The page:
Delaware Lottery Official: SCOTUS Sports Betting Decision Might Hurt Casinos
Posted on: May 14, 2018, 03:00h.
Last updated on: May 14, 2018, 02:57h.
The Supreme Court’s decision that sports betting shouldn’t be a legislative authority possessed by Congress means Delaware’s monopoly on the activity east of the Rockies is likely no more.
On Monday, the Supreme Court of the United States (SCOTUS) ruled that the Professional and Amateur Sports Protection Act (PASPA) passed in 1992 is unconstitutional due to its unlawful commandeering of 46 states.
Four states, Nevada, Montana, Oregon, and Delaware, were provided immunity to certain PASPA prohibitions based on the forms of sports betting they had at the time. In Delaware, that meant parlay betting on sports would continue to be a legal form of gambling within the state.
But with New Jersey successfully winning its appeal that it should have the power to dictate its own sports wagering laws and repeal PASPA regulations, every state in America is now additionally afforded those same rights.
Sports Betting Expansion
House Speaker Pete Schwartzkopf (D-Rehoboth Beach) opposes giving casino operators tax breaks. He instead believes SCOTUS lifting the federal sports betting ban will allow Delaware casinos to expand their sports betting operations, and collect new revenue.
Governor John Carney (D) said in a social media post Monday, “When the Supreme Court took this case last year, the Delaware Lottery began preparing for the possibility that the court would overturn the federal Professional and Amateur Sports Protection Act.”
“We believe that Delaware likely already has all necessary laws and regulations in place to implement full-scale sports gaming,” the governor concluded. But so does neighboring New Jersey, as well as Pennsylvania, which passed sports betting regulations last fall in anticipation of the PASPA decision.
While Delaware’s parlay books might be able to transition into full-fledged operations resembling those found in Nevada quicker, Delaware Lottery Director Vernon Kirk says the added revenue might be short lived.
“It’s not a silver bullet,” Kirk explained. “We think we would be able to hold our own, but it’s all a big guess right now. No one knows.”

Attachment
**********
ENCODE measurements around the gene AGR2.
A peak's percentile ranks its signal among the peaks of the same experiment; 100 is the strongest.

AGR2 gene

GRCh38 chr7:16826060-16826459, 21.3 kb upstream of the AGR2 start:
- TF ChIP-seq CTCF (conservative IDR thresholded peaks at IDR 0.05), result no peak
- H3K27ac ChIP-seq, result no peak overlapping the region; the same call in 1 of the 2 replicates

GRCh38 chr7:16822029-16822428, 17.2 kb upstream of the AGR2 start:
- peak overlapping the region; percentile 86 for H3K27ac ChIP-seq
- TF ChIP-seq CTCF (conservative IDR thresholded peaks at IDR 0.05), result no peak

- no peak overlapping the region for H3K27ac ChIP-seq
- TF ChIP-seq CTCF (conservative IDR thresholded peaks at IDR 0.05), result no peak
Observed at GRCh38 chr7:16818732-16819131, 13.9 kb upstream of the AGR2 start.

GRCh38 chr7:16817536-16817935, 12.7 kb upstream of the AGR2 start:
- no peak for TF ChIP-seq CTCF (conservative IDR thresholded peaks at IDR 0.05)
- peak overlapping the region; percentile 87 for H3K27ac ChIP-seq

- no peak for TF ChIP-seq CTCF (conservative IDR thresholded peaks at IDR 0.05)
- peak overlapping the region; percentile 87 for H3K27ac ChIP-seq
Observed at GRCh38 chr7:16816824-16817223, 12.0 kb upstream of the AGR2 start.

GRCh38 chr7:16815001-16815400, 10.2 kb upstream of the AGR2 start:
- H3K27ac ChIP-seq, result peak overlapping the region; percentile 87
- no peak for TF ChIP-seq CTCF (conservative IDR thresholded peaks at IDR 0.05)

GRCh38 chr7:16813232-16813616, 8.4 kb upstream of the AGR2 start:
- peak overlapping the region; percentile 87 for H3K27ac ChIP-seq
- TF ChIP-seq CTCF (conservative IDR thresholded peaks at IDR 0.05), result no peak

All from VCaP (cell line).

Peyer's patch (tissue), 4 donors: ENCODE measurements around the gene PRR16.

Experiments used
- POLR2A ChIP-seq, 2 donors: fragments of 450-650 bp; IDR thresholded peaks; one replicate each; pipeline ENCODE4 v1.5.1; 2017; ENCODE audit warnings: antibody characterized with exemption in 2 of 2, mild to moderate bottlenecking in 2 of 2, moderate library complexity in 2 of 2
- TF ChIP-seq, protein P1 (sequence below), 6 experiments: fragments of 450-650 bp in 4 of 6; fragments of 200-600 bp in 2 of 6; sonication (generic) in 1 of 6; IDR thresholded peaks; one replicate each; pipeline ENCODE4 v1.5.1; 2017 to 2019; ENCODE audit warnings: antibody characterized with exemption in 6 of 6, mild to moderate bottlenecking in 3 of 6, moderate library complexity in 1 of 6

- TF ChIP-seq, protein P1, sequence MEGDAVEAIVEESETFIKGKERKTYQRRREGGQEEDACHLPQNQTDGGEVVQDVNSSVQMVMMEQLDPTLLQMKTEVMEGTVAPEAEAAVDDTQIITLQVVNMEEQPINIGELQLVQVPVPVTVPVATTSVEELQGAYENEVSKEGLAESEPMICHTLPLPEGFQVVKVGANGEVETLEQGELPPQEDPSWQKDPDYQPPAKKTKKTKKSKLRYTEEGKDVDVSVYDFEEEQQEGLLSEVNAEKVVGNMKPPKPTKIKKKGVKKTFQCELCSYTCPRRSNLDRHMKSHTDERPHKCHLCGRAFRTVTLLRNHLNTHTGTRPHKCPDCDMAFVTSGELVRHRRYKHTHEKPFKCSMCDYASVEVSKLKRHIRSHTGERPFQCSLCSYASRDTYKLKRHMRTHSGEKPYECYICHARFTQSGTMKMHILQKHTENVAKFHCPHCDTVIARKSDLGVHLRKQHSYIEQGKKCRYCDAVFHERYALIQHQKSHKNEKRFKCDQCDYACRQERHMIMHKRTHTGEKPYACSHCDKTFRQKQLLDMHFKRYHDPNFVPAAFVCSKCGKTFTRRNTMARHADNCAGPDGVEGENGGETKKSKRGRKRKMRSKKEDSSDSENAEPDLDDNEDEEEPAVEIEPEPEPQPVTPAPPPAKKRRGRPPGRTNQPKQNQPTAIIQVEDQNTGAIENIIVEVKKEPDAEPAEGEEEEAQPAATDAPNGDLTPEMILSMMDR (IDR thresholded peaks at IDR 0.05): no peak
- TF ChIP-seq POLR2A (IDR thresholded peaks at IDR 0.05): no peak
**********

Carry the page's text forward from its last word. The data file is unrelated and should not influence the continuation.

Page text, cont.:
Kirk said about 40 percent of current parlays are placed by out-of-state gamblers.
Lawmaker Fights for Casinos
State Senator Brian Bushweller (D-Dover) is hoping this legislative session is when the Delaware General Assembly finally backs a measure to provide relief to the state’s three struggling racetrack casinos.
Dover Downs Hotel & Casino, one of three racino locations along with Delaware Park and Harrington Raceway, said it lost more than $1 million in 2017.
“Once again the company demonstrated substantial gaming operational profitability, which once again was totally wiped out by an unfair and outdated gaming revenue sharing formula,” Dover Downs Gaming & Entertainment CEO Denis McGlynn opined in an earnings statement.
Delaware’s casinos currently keep just 42 percent of their gross gaming revenue (GGR) generated by slot machines. They maintain 66.1 percent of their win on table games.
Bushweller has introduced legislation that would reduce the state’s share, most specifically on table games where the tax would be cut 14 percent and the table licensing fee would be suspended. Delaware Finance Secretary Rick Geisenberger said the proposed legislation would cost the state $15 million a year based on current GGRs.
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